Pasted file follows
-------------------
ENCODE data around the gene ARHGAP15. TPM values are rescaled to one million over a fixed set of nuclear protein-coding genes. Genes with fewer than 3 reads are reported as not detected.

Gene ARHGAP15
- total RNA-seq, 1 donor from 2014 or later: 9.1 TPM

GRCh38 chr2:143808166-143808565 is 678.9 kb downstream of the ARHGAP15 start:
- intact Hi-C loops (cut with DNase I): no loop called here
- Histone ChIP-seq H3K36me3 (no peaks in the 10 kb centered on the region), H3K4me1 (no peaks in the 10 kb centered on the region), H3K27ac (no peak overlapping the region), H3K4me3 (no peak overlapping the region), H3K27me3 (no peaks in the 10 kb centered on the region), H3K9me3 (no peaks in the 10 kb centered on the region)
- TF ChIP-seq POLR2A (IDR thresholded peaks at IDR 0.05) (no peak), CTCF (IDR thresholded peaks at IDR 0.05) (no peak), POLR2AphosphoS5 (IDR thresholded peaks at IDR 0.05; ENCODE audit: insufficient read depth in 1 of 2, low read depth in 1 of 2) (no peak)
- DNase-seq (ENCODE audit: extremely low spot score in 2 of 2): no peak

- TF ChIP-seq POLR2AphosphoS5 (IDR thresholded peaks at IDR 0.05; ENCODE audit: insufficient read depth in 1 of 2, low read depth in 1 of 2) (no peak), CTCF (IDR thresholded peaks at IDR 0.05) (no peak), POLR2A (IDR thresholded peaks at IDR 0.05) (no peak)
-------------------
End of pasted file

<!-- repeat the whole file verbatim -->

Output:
ENCODE data around the gene ARHGAP15. TPM values are rescaled to one million over a fixed set of nuclear protein-coding genes. Genes with fewer than 3 reads are reported as not detected.

Gene ARHGAP15
- total RNA-seq, 1 donor from 2014 or later: 9.1 TPM

GRCh38 chr2:143808166-143808565 is 678.9 kb downstream of the ARHGAP15 start:
- intact Hi-C loops (cut with DNase I): no loop called here
- Histone ChIP-seq H3K36me3 (no peaks in the 10 kb centered on the region), H3K4me1 (no peaks in the 10 kb centered on the region), H3K27ac (no peak overlapping the region), H3K4me3 (no peak overlapping the region), H3K27me3 (no peaks in the 10 kb centered on the region), H3K9me3 (no peaks in the 10 kb centered on the region)
- TF ChIP-seq POLR2A (IDR thresholded peaks at IDR 0.05) (no peak), CTCF (IDR thresholded peaks at IDR 0.05) (no peak), POLR2AphosphoS5 (IDR thresholded peaks at IDR 0.05; ENCODE audit: insufficient read depth in 1 of 2, low read depth in 1 of 2) (no peak)
- DNase-seq (ENCODE audit: extremely low spot score in 2 of 2): no peak

- TF ChIP-seq POLR2AphosphoS5 (IDR thresholded peaks at IDR 0.05; ENCODE audit: insufficient read depth in 1 of 2, low read depth in 1 of 2) (no peak), CTCF (IDR thresholded peaks at IDR 0.05) (no peak), POLR2A (IDR thresholded peaks at IDR 0.05) (no peak)